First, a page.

Superman movie is superflop

Story by: Dakota Fisher, Sports Editor
From ridiculously unnecessary slow motion gunfights to hallucinogenic dream scenes, it is no wonder that “Batman Vs. Superman” suffered a 68.4% revenue loss in the box office from opening weekend.

The movie opens with the all-too-familiar death of the Mr. and Mrs. Wayne. Yes, the same one they have played in the opening of every Batman movie that has ever existed, but this time with a twist. Slow motion.

There is no denying that there are some aspects of the movie that are quite enjoyable. Jesse Eisenberg’s Lex Luthor performance, for example, was stellar. He was about the only character that was even mildly developed.

Superman, played by Henry Cavill was a fantastic character and Cavill did a marvellous job of portraying the hero. However, he was grossly underdeveloped. Throughout the movie, the hero remained the same charismatic do-gooder and his individual plot was largely focused around his love interest, Lois Lane.  Romance can sometimes make or break a movie and this instance was definitely straddling the fence. Superman’s almost constant canonization of Lois made the movie feel more like “Lois vs. The World (Ft. Some Other People)” as opposed to a superhero movie.

Batman too was remarkably underdeveloped. I found myself wanting to take a nap every time Ben Affleck’s depressing excuse for a Batman was on screen.  Not only was he stale, he was honestly pointless. I would have much rather watched Jesse Eisenberg and Henry Cavill play rock paper scissors; it would have been far more entertaining than the dry version of Batman that was shoved towards my eyes.

“The movie definitely could have been better,” said Jake Hawkins, 11, “the majority of it was honestly just boring and really didn’t make sense.”

What makes the movie all the more disheartening is Wonder Woman. Now you may be asking yourself; “Whoa! Wonder Woman was in that movie?” And the answer is yes. Remember that busty brunette with the all-too-unrealistic “battle outfit”? That was supposed to be Wonder Woman. However not once is she introduced as Wonder Woman. Throughout the entire move she remains the beautiful- yet-mysterious girl who just miraculously swoops in and saves the day. Gal Gadot’s character is simply overlooked as another set of long tan legs and is blatantly thrown into the mix for sex appeal and is regarded as nothing more than “that one hot chick.”

The movie, overall was mediocre at best. A potentially powerful story was teeming with rudimentary characters, desultory plot developments and unnecessary special effects; however Jesse Eisenberg’s performance as Luthor was arguably his best and Henry Cavill was enjoyable, for the short time he was on screen, but I definitely would have loved to have seen so much more from a franchise that had so much potential.  

“Hardcore Henry” is hardcore

Story by: Blake Slunaker, staff writer

The movie “Hardcore Henry,” released on April 8,  is an action movie thriller that uses new GoPro technology to shoot it in first-person point-of-view.

The runtime of the movie is about 95 minutes long and I was intrigued every minute of it. I would not say that I exactly enjoyed every minute, but it definitely kept my interest and was very thrilling.

I enjoyed the first-person view as it gave a fresh and interesting angle for an action movie that made me feel like they were right there doing the action.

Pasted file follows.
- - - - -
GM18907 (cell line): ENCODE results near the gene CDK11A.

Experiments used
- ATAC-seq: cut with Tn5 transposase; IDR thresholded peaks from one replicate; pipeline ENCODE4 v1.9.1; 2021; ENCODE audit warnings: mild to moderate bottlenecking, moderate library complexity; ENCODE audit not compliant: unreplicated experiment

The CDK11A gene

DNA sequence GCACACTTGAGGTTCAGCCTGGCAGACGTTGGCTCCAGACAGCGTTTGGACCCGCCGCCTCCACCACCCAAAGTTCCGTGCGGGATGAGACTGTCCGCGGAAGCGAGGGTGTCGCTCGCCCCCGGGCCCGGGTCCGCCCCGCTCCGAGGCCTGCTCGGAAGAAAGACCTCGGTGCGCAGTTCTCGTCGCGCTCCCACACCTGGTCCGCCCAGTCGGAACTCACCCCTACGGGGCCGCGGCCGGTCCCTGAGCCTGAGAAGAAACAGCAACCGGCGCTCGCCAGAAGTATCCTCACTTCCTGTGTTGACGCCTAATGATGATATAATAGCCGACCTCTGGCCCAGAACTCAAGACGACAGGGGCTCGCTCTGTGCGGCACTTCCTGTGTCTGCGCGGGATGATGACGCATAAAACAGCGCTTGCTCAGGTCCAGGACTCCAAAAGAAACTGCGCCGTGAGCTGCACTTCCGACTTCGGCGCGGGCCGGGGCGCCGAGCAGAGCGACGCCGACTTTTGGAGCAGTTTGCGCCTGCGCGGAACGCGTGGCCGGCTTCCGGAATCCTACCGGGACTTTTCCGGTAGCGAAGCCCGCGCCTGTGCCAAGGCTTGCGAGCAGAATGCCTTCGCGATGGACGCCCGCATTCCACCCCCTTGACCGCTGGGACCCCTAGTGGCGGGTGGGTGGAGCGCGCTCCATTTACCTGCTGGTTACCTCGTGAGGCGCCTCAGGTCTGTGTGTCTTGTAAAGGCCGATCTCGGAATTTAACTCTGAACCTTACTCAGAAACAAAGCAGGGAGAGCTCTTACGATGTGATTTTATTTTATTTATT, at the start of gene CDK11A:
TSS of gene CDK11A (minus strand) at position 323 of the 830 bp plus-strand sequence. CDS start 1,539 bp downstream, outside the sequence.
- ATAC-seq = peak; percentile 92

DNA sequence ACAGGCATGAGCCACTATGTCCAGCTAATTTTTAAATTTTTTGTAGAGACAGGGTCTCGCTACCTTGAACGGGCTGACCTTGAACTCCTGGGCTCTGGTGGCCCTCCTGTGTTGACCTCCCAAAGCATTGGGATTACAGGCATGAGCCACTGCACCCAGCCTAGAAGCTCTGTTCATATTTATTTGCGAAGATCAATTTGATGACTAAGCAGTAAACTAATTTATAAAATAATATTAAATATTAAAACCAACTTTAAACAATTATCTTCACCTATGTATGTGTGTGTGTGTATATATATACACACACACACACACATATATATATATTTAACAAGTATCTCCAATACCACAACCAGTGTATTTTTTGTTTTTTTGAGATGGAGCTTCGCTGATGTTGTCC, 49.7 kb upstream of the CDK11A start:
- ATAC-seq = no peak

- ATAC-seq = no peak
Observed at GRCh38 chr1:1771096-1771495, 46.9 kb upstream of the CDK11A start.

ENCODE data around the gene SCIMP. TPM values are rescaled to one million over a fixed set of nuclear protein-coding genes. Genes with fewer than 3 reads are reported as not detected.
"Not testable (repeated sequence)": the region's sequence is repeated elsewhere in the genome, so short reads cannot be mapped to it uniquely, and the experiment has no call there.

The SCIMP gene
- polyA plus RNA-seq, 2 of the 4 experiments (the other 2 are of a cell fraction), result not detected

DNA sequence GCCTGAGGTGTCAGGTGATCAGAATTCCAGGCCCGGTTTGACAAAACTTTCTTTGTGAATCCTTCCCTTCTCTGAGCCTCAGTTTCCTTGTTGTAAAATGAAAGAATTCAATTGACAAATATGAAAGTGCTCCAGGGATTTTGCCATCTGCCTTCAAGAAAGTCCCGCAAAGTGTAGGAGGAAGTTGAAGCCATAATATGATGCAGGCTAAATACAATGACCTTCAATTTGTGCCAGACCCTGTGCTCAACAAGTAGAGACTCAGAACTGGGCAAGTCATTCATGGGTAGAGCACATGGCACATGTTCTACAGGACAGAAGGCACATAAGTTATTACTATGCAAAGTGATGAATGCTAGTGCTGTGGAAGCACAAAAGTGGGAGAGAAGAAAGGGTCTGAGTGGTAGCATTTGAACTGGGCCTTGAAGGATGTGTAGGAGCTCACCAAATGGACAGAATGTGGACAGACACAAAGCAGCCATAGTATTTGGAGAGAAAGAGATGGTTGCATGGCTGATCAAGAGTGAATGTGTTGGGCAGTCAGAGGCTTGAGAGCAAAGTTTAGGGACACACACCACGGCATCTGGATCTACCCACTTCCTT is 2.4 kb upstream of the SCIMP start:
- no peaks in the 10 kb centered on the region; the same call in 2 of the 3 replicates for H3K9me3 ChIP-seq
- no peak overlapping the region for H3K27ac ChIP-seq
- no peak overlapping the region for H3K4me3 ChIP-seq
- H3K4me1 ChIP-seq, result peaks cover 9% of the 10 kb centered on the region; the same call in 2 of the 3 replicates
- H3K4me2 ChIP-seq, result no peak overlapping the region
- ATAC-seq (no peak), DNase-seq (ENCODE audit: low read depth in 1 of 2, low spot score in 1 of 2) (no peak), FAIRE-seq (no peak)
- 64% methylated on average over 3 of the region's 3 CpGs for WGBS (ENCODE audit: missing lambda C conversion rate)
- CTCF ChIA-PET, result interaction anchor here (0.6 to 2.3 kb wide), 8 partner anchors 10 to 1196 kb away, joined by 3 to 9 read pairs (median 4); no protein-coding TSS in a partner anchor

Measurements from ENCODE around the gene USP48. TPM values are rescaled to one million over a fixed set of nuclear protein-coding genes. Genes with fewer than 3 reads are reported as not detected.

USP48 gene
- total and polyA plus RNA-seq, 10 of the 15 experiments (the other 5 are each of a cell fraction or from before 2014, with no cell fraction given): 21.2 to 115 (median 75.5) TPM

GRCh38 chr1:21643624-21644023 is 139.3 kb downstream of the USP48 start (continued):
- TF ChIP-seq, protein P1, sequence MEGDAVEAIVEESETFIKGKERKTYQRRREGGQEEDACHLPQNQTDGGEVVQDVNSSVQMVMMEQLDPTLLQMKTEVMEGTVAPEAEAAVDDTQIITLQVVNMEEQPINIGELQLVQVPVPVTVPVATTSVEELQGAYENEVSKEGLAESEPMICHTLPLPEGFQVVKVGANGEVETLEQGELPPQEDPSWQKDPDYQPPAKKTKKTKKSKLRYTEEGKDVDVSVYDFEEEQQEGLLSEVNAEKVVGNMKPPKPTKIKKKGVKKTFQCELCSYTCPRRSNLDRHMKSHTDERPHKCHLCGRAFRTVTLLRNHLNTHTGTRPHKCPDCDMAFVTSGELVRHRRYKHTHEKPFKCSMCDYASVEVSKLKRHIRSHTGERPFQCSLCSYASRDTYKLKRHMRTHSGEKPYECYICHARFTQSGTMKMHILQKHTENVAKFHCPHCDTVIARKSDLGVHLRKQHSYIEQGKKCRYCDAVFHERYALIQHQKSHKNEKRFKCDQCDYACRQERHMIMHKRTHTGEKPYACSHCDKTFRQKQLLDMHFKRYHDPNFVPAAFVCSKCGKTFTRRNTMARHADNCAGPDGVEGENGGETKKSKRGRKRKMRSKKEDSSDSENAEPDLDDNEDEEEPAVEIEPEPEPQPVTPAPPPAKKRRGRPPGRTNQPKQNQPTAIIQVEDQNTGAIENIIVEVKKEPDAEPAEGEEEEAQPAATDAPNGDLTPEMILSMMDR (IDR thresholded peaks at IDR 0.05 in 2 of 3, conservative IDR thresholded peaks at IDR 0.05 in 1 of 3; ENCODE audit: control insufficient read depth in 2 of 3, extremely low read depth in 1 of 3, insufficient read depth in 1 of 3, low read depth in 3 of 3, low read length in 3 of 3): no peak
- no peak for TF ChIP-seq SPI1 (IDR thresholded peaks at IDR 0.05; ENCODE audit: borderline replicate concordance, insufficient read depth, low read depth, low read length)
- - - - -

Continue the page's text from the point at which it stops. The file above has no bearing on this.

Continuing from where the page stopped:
However, the only problem with the first-person style shooting is it made the movie feel like every action video game ever made. I feel like the movie only kept my attention because of the way it was shot. The story was very cliché and uninspiring. It had the typical bad guys that Henry was able to slash through no problem and it just did not feel real to me.

The lack of dialogue in the movie made it very hard to follow as well making whatever type of story they were aiming for hard to keep up with.

“I thought it was cool and interesting to see a movie like that from a first-person point-of-view, I just wish the story was a bit easier to keep up with,” said Cameron Huff, 12.

Although the movie had its mistakes, it was still a very compelling movie. The action was definitely top notch and really was the reason it peaked my interest. Overall, I liked the direction the movie was heading towards, but I feel like it is just not all the way there yet.

I give it three out of five stars.

Deadpool is not the average hero

Story by: Maggie Brown, News/Copy Editor

“Deadpool,” based on the popular comic books, is a movie that has been much anticipated by people from all walks of life. “Deadpool” is rated R, unlike most Marvel movies, and the reason is quite apparent. The “F-bomb” is dropped 84 times, which is 83 more times than is acceptable in movies with PG-13 ratings. The fight scenes are much more graphic than anything I’ve ever seen in a superhero movie, although the term superhero applies quite loosely to Deadpool.

Wade Wilson is a man who, when diagnosed with cancer, seeks a cure in a “mutant factory,” a place where a man named Francis attempts to force people to mutate with some sort of serum and around the clock torture. The treatment works, but causes Wilson to become what is described by his friend Weasel as looking like “an avocado that had sex with an older avocado,” which is to say quite ugly. He then spends almost two years trying to track down the man named Francis in hopes of curing his ugliness.

As a fan of Marvel, I was extremely pleased with the way this movie came out. From an openly pansexual protagonist to the well-executed fight scenes and quick humor, “Deadpool” is an all around hit. Ryan Reynolds was perfectly cast, and the way he portrayed Deadpool was excellent. His comedic timing was impeccable, his character more than adequately developed, and his physical appearance is arguably one of the better ones to ever appear in Hollywood films.

I thoroughly enjoyed “Deadpool”, and after a few more times viewing and examining it, it may even make my top three favorite superhero movies, which is quite an honor indeed. I highly recommend “Deadpool” to anyone with a strong stomach, a tolerance for language, and a sense of humor that toes the fine line between genius and crass.

Spring finally arrives

Story by: Claire Dorsch

April showers bring May flowers, and if the warming temperatures aren’t enough evidence, outside it is blossoming into spring. Flowers are blooming. The skies are opening up. The opportunities to do something outdoors are increasing.

Spring sports are coming up, and those include, but are not limited to: tennis, baseball, golf, soccer, rugby, and track and field.

The sun will be shining soon, so it is a great time to dust off the old tennis shoes and go for a run, or strap on that umpire’s belt and have every call you make be hated. The possibilities are endless.